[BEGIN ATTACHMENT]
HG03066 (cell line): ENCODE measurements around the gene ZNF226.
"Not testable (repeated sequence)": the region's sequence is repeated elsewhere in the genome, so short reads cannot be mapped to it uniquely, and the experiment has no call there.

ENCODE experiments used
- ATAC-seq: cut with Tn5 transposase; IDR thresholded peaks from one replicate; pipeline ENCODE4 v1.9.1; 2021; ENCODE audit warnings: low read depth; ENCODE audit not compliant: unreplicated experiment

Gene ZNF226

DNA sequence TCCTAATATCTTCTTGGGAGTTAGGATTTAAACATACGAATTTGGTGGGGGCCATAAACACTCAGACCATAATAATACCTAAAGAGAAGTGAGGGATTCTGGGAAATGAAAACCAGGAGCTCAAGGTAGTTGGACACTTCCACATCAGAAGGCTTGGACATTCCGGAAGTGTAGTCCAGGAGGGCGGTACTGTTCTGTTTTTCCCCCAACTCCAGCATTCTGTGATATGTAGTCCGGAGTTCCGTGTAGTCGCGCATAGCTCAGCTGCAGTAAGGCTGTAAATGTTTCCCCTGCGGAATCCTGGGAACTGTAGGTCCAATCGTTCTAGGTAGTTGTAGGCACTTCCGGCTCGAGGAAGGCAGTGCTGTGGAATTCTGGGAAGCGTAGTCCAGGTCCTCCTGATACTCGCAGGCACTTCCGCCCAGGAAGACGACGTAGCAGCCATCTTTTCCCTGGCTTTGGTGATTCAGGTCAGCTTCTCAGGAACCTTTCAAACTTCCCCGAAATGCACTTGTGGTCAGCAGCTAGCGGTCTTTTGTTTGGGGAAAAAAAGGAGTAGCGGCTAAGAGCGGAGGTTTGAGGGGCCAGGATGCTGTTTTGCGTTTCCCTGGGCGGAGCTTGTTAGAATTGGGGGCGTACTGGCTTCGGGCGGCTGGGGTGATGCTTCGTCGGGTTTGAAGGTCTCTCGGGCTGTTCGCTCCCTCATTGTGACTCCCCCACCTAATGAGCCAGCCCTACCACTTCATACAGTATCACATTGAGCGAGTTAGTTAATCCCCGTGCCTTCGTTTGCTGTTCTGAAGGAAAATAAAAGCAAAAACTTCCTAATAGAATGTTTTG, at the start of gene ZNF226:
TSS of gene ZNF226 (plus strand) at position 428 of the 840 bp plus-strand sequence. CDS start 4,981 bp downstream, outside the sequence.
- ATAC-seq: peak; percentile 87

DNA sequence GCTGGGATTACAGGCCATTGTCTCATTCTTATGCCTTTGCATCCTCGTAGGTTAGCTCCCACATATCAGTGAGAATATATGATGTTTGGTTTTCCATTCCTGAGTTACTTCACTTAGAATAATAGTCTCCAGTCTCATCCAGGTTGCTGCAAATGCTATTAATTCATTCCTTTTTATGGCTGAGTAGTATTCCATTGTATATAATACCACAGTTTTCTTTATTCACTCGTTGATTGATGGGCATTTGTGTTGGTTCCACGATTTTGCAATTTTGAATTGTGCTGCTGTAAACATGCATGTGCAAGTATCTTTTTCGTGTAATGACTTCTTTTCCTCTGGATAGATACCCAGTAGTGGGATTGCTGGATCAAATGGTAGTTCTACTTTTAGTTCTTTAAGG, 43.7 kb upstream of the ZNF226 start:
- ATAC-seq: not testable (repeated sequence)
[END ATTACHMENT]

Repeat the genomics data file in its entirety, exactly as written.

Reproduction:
HG03066 (cell line): ENCODE measurements around the gene ZNF226.
"Not testable (repeated sequence)": the region's sequence is repeated elsewhere in the genome, so short reads cannot be mapped to it uniquely, and the experiment has no call there.

ENCODE experiments used
- ATAC-seq: cut with Tn5 transposase; IDR thresholded peaks from one replicate; pipeline ENCODE4 v1.9.1; 2021; ENCODE audit warnings: low read depth; ENCODE audit not compliant: unreplicated experiment

Gene ZNF226

DNA sequence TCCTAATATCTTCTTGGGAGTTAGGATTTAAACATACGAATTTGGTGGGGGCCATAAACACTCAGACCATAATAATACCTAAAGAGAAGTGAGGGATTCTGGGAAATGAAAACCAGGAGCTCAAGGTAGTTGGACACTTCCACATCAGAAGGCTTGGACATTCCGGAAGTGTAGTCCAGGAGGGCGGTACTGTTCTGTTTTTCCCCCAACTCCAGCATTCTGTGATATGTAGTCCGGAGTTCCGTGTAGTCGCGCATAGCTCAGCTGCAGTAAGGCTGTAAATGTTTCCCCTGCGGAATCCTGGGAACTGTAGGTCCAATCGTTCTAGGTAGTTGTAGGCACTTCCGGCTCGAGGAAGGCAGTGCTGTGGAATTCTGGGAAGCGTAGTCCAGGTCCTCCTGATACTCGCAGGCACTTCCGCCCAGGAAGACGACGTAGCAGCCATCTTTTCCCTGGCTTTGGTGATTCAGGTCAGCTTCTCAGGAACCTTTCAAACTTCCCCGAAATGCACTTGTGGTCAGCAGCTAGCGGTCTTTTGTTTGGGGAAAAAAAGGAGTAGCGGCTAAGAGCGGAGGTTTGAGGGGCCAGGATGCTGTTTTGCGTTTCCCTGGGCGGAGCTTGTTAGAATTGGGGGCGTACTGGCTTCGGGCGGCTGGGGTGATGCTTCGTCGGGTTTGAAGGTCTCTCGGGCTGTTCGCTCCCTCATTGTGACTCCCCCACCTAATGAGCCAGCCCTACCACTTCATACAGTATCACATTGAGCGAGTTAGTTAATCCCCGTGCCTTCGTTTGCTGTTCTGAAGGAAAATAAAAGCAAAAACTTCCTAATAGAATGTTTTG, at the start of gene ZNF226:
TSS of gene ZNF226 (plus strand) at position 428 of the 840 bp plus-strand sequence. CDS start 4,981 bp downstream, outside the sequence.
- ATAC-seq: peak; percentile 87

DNA sequence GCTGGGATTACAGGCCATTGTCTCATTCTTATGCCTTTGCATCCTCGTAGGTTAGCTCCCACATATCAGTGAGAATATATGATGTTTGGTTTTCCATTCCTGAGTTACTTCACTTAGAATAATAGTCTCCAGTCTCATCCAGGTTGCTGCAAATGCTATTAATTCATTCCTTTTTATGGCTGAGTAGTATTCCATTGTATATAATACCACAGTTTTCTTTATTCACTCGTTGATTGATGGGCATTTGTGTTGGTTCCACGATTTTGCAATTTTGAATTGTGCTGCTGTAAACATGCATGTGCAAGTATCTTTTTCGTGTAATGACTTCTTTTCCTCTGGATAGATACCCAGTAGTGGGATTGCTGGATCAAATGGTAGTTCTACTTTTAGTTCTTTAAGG, 43.7 kb upstream of the ZNF226 start:
- ATAC-seq: not testable (repeated sequence)